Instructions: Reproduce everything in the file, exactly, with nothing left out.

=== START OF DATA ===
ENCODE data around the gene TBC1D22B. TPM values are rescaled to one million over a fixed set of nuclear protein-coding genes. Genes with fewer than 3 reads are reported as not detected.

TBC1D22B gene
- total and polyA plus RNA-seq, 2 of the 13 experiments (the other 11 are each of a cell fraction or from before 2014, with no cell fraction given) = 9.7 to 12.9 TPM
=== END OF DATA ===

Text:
ENCODE data around the gene TBC1D22B. TPM values are rescaled to one million over a fixed set of nuclear protein-coding genes. Genes with fewer than 3 reads are reported as not detected.

TBC1D22B gene
- total and polyA plus RNA-seq, 2 of the 13 experiments (the other 11 are each of a cell fraction or from before 2014, with no cell fraction given) = 9.7 to 12.9 TPM